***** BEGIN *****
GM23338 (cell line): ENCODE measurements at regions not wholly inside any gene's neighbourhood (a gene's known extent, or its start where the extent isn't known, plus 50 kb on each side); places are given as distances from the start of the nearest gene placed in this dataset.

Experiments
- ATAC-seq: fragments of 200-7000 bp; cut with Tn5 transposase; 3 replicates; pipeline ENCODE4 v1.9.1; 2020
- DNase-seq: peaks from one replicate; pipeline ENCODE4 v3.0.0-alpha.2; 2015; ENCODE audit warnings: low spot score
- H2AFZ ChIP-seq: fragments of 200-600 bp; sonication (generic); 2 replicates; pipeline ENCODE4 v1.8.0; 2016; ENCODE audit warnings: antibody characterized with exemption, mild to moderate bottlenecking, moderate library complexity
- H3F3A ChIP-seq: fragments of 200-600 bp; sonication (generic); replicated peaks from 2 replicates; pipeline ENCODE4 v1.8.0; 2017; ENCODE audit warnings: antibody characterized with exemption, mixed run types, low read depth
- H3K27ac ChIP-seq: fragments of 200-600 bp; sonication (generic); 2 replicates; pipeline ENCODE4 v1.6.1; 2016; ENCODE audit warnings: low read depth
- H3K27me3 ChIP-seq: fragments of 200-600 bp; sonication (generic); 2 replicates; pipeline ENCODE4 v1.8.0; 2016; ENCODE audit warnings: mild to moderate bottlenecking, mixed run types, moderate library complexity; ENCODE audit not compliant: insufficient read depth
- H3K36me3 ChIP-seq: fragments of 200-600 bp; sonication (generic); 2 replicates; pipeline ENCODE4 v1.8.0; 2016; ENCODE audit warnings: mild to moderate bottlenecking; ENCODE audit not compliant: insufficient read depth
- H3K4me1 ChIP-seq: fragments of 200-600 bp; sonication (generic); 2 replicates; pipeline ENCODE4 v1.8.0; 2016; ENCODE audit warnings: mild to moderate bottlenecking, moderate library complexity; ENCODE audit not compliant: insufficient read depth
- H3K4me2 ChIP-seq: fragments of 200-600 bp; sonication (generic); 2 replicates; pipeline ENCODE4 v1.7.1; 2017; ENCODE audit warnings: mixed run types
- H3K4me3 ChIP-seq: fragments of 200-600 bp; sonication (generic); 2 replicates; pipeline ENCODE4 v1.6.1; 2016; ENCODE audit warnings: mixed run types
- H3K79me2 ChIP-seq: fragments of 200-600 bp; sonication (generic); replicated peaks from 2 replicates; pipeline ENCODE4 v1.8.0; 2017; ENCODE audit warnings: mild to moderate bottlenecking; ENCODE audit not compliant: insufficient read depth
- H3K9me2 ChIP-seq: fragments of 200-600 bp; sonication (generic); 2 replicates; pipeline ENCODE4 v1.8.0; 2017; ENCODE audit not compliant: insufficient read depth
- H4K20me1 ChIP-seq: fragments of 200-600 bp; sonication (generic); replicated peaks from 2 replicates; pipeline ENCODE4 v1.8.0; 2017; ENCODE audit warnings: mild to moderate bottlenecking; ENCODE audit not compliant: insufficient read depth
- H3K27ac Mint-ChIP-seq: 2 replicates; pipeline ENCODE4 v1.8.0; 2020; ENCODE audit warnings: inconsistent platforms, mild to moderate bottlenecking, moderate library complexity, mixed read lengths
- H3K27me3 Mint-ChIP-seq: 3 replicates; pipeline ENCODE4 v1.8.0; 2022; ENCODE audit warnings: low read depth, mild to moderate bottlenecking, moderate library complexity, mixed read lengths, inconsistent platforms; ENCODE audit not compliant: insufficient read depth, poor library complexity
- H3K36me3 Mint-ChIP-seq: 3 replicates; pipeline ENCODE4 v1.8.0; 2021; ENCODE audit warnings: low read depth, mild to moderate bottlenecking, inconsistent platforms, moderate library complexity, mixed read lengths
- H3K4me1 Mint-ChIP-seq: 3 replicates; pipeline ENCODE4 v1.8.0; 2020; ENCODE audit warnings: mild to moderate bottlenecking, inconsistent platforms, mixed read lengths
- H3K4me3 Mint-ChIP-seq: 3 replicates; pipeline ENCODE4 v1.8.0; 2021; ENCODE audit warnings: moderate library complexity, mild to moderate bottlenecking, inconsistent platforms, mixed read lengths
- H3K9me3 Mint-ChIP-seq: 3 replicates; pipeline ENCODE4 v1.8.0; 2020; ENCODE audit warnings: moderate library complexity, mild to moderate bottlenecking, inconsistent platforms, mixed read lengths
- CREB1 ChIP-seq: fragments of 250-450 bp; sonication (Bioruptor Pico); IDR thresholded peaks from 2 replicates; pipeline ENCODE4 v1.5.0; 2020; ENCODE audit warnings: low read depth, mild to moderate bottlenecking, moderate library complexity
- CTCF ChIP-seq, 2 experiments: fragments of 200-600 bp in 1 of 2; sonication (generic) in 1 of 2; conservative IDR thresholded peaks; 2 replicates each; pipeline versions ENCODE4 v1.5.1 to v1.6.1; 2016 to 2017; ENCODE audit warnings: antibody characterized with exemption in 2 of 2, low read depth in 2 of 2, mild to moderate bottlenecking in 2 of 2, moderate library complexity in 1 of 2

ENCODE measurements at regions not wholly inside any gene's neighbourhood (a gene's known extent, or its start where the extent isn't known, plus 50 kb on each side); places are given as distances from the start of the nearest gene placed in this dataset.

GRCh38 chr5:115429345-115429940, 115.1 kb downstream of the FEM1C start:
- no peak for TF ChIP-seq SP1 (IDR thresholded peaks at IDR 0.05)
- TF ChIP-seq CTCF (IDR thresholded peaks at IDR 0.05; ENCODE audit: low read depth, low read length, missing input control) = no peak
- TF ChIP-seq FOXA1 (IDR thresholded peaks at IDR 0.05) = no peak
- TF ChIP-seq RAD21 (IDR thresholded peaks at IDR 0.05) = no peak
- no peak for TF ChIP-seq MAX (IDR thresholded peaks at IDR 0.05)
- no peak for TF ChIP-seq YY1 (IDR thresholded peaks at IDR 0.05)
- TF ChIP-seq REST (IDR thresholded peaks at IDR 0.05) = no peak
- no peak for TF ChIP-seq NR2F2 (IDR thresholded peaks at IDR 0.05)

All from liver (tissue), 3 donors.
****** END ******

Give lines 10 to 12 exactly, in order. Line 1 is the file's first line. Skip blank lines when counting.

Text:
- H3K4me1 ChIP-seq: fragments of 200-600 bp; sonication (generic); 2 replicates; pipeline ENCODE4 v1.8.0; 2016; ENCODE audit warnings: mild to moderate bottlenecking, moderate library complexity; ENCODE audit not compliant: insufficient read depth
- H3K4me2 ChIP-seq: fragments of 200-600 bp; sonication (generic); 2 replicates; pipeline ENCODE4 v1.7.1; 2017; ENCODE audit warnings: mixed run types
- H3K4me3 ChIP-seq: fragments of 200-600 bp; sonication (generic); 2 replicates; pipeline ENCODE4 v1.6.1; 2016; ENCODE audit warnings: mixed run types